Funeral homes, cemeteries and other service providers expect to receive payment in full at the time of the funeral. With the average cost of a funeral around $8,000 in the United States for example, it can be a hardship if you have not planned ahead for this expenditure. There are several ways to manage your funeral costs and spare loved ones the financial burden.
The first step in managing funeral expenses is to do some advance funeral planning. At a minimum, you need a basic funeral plan to determine your expected funeral price.
Average Funeral Costs
According to last year’s funeral price survey, the average funeral costs for an adult funeral is $7,775. This is based on the most commonly selected items for a traditional funeral including a casket and vault. However, it does not include cemetery costs. A grave space, a grave marker, and opening/closing the grave can easily cost another $1,500 to $2,500. Therefore, a typical traditional funeral and burial cost is likely at least $9,000.
Depending upon the quality of the casket, burial vault and other merchandise selected, a traditional funeral and burial cost could be less than $5,000 or exceed $10,000. If no services to commemorate the deceased are desired, a direct burial or direct cremation can be arranged for under $1,000.
Funeral Costs Breakdown
1. Basic services fee for the funeral director and staff
The Funeral Rule allows funeral providers to charge a basic services fee that customers cannot decline to pay. The basic services fee includes services that are common to all funerals, regardless of the specific arrangement. These include funeral planning, securing the necessary permits and copies of death certificates, preparing the notices, sheltering the remains, and coordinating the arrangements with the cemetery, crematory or other third parties. The fee does not include charges for optional services or merchandise.
2. Charges for other services and merchandise
These are costs for optional goods and services such as transporting the remains; embalming and other preparation; use of the funeral home for the viewing, ceremony or memorial service; use of equipment and staff for a graveside service; use of a hearse or limousine; a casket, outer burial container or alternate container; and cremation or interment.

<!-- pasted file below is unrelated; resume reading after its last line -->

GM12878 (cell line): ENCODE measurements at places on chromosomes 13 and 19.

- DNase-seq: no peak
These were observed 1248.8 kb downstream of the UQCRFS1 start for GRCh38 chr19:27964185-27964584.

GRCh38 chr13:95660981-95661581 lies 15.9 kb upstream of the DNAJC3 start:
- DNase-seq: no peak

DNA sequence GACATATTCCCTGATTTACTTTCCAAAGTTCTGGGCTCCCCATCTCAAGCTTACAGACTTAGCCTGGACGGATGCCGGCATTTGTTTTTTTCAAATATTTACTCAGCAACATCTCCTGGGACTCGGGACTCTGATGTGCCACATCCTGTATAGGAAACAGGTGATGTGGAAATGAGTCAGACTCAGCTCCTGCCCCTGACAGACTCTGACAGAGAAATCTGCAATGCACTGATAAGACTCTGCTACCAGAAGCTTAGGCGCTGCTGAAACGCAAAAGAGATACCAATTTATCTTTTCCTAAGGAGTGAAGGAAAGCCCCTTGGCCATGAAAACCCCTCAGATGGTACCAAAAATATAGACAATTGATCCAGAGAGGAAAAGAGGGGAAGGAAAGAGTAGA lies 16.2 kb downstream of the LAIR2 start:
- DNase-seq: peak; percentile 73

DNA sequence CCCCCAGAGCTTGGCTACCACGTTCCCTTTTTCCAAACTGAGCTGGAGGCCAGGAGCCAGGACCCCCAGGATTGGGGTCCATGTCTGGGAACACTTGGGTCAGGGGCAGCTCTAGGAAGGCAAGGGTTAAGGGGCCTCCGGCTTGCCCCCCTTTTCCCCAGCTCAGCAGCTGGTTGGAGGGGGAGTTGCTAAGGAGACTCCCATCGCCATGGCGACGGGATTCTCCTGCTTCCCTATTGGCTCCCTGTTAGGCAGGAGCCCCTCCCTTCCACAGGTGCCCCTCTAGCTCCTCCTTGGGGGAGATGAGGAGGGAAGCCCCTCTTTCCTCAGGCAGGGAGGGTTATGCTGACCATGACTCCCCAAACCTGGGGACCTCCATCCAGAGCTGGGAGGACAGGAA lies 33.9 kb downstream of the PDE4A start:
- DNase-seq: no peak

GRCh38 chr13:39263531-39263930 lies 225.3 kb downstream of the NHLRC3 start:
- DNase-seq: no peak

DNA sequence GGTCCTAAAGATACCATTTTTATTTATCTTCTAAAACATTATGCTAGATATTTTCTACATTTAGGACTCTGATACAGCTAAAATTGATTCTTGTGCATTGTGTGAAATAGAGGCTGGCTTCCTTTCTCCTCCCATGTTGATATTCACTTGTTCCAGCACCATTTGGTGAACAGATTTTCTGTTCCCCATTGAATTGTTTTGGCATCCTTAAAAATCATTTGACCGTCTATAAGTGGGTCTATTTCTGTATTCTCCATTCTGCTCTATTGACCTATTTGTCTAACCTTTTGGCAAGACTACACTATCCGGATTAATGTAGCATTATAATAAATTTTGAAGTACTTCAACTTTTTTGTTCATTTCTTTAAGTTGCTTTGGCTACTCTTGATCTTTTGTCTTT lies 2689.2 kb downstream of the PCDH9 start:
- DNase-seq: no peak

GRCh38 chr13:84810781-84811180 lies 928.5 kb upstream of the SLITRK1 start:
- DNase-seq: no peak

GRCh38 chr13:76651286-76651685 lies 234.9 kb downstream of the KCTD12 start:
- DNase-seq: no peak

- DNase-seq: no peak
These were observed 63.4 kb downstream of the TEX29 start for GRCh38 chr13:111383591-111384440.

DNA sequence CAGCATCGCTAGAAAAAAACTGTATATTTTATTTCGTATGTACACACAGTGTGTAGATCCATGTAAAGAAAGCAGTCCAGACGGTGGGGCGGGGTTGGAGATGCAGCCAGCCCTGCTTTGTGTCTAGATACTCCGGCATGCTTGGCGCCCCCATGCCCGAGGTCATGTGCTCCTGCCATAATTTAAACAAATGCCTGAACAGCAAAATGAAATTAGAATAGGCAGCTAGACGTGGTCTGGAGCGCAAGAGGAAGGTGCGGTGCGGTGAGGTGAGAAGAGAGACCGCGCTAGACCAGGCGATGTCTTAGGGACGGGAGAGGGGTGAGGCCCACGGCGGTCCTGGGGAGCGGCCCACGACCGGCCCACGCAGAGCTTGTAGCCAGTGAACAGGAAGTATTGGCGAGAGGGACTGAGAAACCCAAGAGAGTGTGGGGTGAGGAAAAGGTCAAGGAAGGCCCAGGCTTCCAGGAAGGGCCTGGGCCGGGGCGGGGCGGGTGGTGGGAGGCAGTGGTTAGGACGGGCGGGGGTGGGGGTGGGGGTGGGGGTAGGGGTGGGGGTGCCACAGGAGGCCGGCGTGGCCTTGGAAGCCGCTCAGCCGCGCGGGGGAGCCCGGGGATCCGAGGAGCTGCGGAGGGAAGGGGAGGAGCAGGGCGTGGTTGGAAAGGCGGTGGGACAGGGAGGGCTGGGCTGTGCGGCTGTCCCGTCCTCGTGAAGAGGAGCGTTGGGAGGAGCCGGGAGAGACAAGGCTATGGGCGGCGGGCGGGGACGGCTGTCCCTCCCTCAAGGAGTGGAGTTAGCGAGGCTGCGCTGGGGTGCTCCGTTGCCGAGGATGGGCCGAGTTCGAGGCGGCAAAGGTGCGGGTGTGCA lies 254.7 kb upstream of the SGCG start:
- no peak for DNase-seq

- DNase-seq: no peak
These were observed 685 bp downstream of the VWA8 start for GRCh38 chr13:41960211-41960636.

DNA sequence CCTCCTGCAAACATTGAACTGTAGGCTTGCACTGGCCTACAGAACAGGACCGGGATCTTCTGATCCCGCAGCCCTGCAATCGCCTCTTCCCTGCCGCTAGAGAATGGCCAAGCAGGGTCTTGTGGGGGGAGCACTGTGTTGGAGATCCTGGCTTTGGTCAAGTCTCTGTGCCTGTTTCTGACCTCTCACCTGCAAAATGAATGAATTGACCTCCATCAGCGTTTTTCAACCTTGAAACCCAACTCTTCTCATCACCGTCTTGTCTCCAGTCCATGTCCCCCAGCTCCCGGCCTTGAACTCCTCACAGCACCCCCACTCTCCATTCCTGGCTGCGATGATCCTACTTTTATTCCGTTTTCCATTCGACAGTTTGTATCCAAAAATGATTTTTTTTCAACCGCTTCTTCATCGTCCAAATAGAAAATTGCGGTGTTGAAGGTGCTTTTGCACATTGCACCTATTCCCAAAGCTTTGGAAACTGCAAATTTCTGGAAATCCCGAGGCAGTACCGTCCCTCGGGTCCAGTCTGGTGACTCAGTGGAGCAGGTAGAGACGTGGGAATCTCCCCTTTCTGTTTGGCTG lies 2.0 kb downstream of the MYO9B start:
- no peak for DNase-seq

3. Cash advances
These are fees charged by the funeral home for goods and services it buys from outside vendors on your behalf, including flowers, obituary notices, pallbearers, officiating clergy, and organists and soloists. Some funeral providers charge you their cost for the items they buy on your behalf. Others add a service fee to their cost. The Funeral Rule requires those who charge an extra fee to disclose that fact in writing, although it doesn’t require them to specify the amount of their markup. The Rule also requires funeral providers to tell you if there are refunds, discounts or rebates from the supplier on any cash advance item.
Managing Funeral Expenses
A funeral doesn’t have to be expensive to be meaningful. Careful planning takes into consideration the costs vs. the benefits of the various options for funeral services and merchandise. Allocate more of your funeral money to those items that have the most meaning to you. A casket of the highest quality may be of utmost importance. Or you may choose to go with a rental casket to free more money for a mausoleum crypt or an extended visitation period.
Planning in advance is the key because it allows you the time to carefully consider your options and to ‘shop’ and compare funeral prices. By planning ahead and pre-funding your funeral, you can lock in today’s prices with a price guaranteed funeral contract.